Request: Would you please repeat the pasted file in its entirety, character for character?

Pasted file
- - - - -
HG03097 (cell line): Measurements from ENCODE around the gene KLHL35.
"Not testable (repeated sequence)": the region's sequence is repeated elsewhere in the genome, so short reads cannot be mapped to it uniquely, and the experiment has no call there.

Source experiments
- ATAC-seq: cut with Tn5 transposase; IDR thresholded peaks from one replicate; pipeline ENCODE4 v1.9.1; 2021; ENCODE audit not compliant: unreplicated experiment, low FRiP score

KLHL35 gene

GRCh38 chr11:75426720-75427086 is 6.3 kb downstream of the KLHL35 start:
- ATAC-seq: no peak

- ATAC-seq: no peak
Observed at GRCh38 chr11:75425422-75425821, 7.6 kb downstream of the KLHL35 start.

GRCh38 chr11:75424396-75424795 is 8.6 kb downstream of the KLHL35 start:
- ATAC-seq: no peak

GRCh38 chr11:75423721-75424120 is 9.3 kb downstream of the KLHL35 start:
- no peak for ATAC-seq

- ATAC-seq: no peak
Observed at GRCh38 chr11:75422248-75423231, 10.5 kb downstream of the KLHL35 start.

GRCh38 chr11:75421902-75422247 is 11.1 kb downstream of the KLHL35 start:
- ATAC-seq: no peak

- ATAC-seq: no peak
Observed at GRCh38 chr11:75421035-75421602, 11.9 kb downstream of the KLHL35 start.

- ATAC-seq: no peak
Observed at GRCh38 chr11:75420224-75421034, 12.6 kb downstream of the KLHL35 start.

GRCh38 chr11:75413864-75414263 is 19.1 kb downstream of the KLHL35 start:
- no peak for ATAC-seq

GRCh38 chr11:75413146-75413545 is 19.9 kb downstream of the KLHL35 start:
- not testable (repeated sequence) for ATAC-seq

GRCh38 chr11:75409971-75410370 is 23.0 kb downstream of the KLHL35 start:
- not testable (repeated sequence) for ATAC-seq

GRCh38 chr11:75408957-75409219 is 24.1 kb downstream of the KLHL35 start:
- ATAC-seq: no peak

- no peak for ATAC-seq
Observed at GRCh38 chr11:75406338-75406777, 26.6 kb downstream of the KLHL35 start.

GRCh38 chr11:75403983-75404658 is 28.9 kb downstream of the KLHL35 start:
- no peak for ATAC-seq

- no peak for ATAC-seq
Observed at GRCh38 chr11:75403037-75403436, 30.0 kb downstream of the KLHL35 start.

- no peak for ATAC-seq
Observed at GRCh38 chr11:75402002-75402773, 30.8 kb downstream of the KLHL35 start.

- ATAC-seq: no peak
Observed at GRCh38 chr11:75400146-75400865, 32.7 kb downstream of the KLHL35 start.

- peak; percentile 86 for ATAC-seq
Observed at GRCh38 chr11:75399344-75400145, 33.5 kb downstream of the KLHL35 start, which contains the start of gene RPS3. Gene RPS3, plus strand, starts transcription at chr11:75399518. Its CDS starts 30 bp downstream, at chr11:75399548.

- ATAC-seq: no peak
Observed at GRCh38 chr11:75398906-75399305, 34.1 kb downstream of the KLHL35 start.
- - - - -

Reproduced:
HG03097 (cell line): Measurements from ENCODE around the gene KLHL35.
"Not testable (repeated sequence)": the region's sequence is repeated elsewhere in the genome, so short reads cannot be mapped to it uniquely, and the experiment has no call there.

Source experiments
- ATAC-seq: cut with Tn5 transposase; IDR thresholded peaks from one replicate; pipeline ENCODE4 v1.9.1; 2021; ENCODE audit not compliant: unreplicated experiment, low FRiP score

KLHL35 gene

GRCh38 chr11:75426720-75427086 is 6.3 kb downstream of the KLHL35 start:
- ATAC-seq: no peak

- ATAC-seq: no peak
Observed at GRCh38 chr11:75425422-75425821, 7.6 kb downstream of the KLHL35 start.

GRCh38 chr11:75424396-75424795 is 8.6 kb downstream of the KLHL35 start:
- ATAC-seq: no peak

GRCh38 chr11:75423721-75424120 is 9.3 kb downstream of the KLHL35 start:
- no peak for ATAC-seq

- ATAC-seq: no peak
Observed at GRCh38 chr11:75422248-75423231, 10.5 kb downstream of the KLHL35 start.

GRCh38 chr11:75421902-75422247 is 11.1 kb downstream of the KLHL35 start:
- ATAC-seq: no peak

- ATAC-seq: no peak
Observed at GRCh38 chr11:75421035-75421602, 11.9 kb downstream of the KLHL35 start.

- ATAC-seq: no peak
Observed at GRCh38 chr11:75420224-75421034, 12.6 kb downstream of the KLHL35 start.

GRCh38 chr11:75413864-75414263 is 19.1 kb downstream of the KLHL35 start:
- no peak for ATAC-seq

GRCh38 chr11:75413146-75413545 is 19.9 kb downstream of the KLHL35 start:
- not testable (repeated sequence) for ATAC-seq

GRCh38 chr11:75409971-75410370 is 23.0 kb downstream of the KLHL35 start:
- not testable (repeated sequence) for ATAC-seq

GRCh38 chr11:75408957-75409219 is 24.1 kb downstream of the KLHL35 start:
- ATAC-seq: no peak

- no peak for ATAC-seq
Observed at GRCh38 chr11:75406338-75406777, 26.6 kb downstream of the KLHL35 start.

GRCh38 chr11:75403983-75404658 is 28.9 kb downstream of the KLHL35 start:
- no peak for ATAC-seq

- no peak for ATAC-seq
Observed at GRCh38 chr11:75403037-75403436, 30.0 kb downstream of the KLHL35 start.

- no peak for ATAC-seq
Observed at GRCh38 chr11:75402002-75402773, 30.8 kb downstream of the KLHL35 start.

- ATAC-seq: no peak
Observed at GRCh38 chr11:75400146-75400865, 32.7 kb downstream of the KLHL35 start.

- peak; percentile 86 for ATAC-seq
Observed at GRCh38 chr11:75399344-75400145, 33.5 kb downstream of the KLHL35 start, which contains the start of gene RPS3. Gene RPS3, plus strand, starts transcription at chr11:75399518. Its CDS starts 30 bp downstream, at chr11:75399548.

- ATAC-seq: no peak
Observed at GRCh38 chr11:75398906-75399305, 34.1 kb downstream of the KLHL35 start.